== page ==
The taurobole is an expiatory sacrifice during which one égorgeait a bull in the honor of Mithra. One made this sacrifice on a stone or a bored board of holes, placed itself above a pit in which the faithful one was sprinkled blood of the animal. It was thus purified. The tauroboles were practiced in general rather seldom and gave place to great ceremonies “of mass” during which many sacrifices were practiced. At the conclusion of the ceremony, the faithful ones made carve commemorative furnace bridges mentioning their name, the name of the officiating priest, the date. These furnace bridges taurobolic (improperly called themselves tauroboles ) were carved with a representation of the sacrificed animal: bull, ram, sheep, and sometimes of the ritual objects. It should be noted that the taurobole indicates only the sacrifice of a bull . If it is about a ram , one speaks then about criobole . But the term of taurobole became generic. Forty furnace bridges taurobolic are preserved in France, of which the half with the museum Eugene Camoreyt of Lectoure (Gers).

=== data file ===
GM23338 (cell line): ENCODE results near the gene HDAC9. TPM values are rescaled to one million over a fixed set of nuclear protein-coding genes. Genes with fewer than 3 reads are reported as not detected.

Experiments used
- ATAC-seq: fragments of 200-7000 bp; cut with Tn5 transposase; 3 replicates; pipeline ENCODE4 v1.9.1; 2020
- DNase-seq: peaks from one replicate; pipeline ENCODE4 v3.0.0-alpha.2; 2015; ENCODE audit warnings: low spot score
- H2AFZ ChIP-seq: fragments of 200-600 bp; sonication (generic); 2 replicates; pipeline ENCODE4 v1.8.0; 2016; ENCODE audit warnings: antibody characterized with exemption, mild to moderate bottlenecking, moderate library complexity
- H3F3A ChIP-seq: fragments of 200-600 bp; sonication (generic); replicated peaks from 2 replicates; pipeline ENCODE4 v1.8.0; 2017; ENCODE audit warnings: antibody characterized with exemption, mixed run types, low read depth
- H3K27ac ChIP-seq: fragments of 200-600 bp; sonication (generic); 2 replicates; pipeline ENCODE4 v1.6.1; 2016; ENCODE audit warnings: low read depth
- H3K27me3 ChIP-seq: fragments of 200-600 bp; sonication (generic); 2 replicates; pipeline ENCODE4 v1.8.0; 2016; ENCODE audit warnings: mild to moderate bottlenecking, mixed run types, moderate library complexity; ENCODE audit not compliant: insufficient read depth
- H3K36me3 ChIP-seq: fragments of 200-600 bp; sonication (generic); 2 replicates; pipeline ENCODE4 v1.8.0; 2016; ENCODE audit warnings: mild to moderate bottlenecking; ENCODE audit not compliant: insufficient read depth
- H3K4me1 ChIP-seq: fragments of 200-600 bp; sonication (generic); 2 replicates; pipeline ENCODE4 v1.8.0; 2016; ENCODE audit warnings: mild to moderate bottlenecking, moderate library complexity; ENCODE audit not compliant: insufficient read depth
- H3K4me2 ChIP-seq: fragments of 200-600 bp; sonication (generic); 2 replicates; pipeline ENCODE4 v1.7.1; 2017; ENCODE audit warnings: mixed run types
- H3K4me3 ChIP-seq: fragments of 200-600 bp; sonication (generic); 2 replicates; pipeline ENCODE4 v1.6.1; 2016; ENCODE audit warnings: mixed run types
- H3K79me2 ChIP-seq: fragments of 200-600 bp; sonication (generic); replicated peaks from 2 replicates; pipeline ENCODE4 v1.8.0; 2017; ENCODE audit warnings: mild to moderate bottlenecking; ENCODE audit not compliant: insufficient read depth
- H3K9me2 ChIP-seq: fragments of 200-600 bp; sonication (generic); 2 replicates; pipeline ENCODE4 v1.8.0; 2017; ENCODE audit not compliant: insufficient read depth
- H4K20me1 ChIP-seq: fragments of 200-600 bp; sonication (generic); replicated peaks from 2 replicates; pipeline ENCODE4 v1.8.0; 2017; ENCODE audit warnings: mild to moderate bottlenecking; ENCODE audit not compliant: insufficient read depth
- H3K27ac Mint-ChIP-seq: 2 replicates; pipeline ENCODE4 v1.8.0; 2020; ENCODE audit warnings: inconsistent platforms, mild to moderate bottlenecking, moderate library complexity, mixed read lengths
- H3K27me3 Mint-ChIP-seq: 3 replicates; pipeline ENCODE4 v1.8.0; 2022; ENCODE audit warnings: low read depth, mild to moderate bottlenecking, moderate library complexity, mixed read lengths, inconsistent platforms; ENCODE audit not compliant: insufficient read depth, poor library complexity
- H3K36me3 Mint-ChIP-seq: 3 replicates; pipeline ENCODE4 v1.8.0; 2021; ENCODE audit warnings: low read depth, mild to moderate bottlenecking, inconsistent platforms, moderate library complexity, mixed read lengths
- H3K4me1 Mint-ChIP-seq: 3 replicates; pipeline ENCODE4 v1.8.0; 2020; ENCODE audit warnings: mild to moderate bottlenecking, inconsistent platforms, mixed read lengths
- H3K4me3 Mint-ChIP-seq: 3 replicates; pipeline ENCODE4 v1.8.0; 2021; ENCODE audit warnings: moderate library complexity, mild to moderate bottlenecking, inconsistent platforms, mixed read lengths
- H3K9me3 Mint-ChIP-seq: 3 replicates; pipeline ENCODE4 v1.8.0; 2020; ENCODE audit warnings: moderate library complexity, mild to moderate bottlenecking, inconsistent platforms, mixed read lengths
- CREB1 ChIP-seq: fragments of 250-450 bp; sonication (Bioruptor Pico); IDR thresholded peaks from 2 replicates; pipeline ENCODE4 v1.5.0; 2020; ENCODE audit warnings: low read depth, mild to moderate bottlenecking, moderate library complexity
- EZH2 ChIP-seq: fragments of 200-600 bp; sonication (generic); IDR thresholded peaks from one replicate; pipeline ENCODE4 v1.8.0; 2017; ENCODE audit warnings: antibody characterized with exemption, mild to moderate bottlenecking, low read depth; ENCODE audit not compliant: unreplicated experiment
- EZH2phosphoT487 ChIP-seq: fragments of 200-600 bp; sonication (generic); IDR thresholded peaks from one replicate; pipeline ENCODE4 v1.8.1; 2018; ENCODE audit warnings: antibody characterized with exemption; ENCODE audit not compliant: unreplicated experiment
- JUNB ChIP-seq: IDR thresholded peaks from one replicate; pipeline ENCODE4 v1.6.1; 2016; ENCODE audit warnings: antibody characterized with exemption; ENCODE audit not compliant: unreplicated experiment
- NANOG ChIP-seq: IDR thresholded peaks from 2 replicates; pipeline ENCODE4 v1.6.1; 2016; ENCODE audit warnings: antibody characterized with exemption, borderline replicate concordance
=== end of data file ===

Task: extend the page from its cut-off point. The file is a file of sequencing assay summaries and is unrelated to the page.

This rite was extended to the pertaining to worship practices of Cybèle, as the dedication to it to the taurobolic Autel testifies, dedicated to Lugdunum in the year 160 for the health of the emperor Antonin the Piles, like those of old the Lactora (today Lectoure).
- Furnace bridges taurobolic of Lyon
- Museum Eugene Camoreyt de Lectoure (Gers) (collection of 20 furnace bridges taurobolic dedicated to the worships of Cybèle and Mithra)
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